These events are held at 6 P.M. every second Monday night at Christopher’s located at 615 Main Street in Minden. Last night’s speakers, Dr. Steve Kirkikis, Jimmy Michael and George Mourad filled the evening with fascinating stories as told by members of the many immigrant families that had such a huge and important influence on Webster Parish. This informative night dealing with Webster parish’s families that made it to Minden via Ellis Island was well received by all those attending. You came away from the evening with a sense of pride for your country. You realized how much it means to those born in foreign lands to get here at all cost. Ellis Island is a symbol of America’s immigrant heritage. It is hard to imagine, that in the time between 1892 -1954, nearly twelve million men, women and children landed there in their search of freedom of speech and religion, and for economic opportunity. Imagine arriving on a huge ocean liner and seeing the Statue of Liberty and the New York sky line for the first time! To see Minden and the United States through their eyes is a different perspective of history for our parish. These families changed our parish and brought a cultural flair to our area that didn’t exist until they arrived.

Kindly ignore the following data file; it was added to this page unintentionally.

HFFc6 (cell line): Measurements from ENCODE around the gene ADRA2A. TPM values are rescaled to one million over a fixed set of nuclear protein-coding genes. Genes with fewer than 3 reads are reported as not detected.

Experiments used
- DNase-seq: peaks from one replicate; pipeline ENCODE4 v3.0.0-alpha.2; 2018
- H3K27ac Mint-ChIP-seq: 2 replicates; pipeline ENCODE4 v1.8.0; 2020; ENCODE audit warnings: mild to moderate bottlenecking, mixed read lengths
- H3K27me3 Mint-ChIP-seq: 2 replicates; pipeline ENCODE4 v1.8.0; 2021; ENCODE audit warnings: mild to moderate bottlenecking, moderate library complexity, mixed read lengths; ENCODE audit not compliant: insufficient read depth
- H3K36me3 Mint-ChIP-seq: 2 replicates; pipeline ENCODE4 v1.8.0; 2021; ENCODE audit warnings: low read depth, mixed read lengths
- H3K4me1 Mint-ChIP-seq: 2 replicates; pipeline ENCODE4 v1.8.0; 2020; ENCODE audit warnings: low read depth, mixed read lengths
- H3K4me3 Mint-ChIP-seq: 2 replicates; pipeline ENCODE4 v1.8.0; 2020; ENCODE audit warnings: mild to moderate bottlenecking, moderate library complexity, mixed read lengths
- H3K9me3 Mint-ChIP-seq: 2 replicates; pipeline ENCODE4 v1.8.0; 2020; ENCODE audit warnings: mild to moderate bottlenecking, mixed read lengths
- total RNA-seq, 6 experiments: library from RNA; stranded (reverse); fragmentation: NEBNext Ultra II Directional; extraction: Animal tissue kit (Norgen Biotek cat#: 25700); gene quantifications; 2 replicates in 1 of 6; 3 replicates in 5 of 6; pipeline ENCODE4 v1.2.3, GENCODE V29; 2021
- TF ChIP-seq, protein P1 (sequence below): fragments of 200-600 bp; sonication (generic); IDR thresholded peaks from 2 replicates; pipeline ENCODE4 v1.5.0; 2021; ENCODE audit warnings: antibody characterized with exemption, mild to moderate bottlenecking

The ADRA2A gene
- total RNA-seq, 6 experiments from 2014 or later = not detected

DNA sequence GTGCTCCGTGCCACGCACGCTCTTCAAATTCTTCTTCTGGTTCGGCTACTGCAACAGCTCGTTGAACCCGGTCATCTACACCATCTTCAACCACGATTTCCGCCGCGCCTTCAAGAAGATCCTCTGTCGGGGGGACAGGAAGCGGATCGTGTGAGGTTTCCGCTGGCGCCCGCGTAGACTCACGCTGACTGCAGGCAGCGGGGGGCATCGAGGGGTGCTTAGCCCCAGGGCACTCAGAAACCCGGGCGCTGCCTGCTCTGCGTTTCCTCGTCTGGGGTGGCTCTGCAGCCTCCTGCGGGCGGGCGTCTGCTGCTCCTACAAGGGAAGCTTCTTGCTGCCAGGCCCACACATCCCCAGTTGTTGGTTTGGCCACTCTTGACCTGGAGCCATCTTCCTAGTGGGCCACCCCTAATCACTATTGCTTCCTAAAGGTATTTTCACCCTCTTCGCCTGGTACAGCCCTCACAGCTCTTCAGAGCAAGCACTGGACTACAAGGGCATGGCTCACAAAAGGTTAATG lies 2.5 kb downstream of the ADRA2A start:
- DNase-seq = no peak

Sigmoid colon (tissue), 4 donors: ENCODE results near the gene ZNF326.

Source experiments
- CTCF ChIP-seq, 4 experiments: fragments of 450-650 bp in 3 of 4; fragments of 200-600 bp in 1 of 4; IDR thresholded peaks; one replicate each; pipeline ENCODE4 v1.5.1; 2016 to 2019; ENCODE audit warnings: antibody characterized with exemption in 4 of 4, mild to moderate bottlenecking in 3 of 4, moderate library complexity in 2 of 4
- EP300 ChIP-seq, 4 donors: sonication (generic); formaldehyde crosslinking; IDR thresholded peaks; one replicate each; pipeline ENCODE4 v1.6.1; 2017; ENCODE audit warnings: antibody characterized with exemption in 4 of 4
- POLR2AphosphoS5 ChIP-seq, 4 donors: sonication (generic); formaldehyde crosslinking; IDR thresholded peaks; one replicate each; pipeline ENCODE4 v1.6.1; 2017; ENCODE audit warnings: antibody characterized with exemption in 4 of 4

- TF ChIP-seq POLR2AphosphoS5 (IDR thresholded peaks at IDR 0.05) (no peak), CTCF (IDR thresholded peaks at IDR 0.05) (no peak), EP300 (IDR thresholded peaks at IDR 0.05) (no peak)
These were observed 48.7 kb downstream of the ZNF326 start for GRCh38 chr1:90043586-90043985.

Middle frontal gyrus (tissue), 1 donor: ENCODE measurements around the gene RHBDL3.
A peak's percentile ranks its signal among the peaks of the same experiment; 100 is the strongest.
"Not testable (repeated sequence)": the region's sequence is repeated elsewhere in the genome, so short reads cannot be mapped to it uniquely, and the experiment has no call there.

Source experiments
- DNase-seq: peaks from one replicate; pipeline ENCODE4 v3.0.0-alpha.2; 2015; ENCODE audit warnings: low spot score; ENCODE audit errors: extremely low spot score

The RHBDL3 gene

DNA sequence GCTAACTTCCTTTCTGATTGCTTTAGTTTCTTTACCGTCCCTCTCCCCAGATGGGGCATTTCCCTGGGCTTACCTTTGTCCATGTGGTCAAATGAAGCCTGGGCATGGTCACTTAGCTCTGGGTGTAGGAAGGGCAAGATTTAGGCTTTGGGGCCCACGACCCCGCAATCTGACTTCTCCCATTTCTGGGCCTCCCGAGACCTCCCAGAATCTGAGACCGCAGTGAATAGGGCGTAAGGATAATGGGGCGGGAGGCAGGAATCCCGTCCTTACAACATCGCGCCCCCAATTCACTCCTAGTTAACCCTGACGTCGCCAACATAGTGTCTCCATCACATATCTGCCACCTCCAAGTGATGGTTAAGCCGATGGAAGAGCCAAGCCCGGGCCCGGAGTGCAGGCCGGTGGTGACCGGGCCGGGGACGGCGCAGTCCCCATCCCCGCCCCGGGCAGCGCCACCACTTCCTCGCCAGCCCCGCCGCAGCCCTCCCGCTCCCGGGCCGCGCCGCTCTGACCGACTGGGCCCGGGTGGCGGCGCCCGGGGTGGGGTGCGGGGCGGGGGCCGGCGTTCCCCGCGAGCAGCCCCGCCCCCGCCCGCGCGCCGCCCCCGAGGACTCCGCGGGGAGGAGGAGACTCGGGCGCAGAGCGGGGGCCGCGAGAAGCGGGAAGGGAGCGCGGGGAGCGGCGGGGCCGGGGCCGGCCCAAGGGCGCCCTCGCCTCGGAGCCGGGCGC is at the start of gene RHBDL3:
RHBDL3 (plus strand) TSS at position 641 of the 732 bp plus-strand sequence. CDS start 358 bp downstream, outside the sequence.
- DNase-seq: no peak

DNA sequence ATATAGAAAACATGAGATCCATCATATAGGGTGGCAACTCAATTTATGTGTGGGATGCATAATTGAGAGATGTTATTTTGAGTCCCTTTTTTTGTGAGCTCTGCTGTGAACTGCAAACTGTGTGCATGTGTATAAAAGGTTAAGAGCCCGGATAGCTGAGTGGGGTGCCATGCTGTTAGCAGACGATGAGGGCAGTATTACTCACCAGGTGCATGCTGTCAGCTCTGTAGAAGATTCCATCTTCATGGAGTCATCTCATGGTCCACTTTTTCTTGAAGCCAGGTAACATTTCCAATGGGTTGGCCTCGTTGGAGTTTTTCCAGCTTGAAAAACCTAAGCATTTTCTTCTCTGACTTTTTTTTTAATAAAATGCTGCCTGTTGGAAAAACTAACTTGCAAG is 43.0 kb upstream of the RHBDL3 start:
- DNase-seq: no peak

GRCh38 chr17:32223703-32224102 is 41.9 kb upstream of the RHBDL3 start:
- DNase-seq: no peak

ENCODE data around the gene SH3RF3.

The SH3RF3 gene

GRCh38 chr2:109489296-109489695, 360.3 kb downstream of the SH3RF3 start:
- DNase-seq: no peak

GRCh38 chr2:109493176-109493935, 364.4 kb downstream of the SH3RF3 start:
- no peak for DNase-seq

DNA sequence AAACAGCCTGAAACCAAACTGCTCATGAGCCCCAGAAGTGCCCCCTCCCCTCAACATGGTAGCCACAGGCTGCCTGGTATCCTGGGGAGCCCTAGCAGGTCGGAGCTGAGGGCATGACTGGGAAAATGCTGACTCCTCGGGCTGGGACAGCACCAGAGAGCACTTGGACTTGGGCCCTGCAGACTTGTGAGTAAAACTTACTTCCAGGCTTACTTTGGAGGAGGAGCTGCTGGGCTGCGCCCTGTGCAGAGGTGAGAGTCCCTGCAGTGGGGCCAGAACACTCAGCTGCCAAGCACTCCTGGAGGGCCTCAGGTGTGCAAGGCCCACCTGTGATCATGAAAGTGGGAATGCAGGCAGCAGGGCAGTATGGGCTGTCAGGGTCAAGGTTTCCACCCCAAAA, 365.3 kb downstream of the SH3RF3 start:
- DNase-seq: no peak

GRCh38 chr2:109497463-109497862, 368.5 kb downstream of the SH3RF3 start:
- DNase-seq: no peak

If you were unable to attend the meetings a DVD of all the past events are available at the museum for $10 each. August and September are already in the works. August will feature local author Marilyn Miller and September will be a blast in the past to the e1940’s and 50’s with a “Memories of Hunter’s” themed night. Don’t forget that the Dorcheat Museum is now open. Hours are as follows; closed on Monday, open Tuesday-Friday 10 a.m.-1 p.m. closed from 1- 2 for lunch and open again from 2 - 4 p.m. If you would like to volunteer time at the new museum or donated items please contact Schelley Brown at 423-0192. Remember this is everyone’s museum so take part!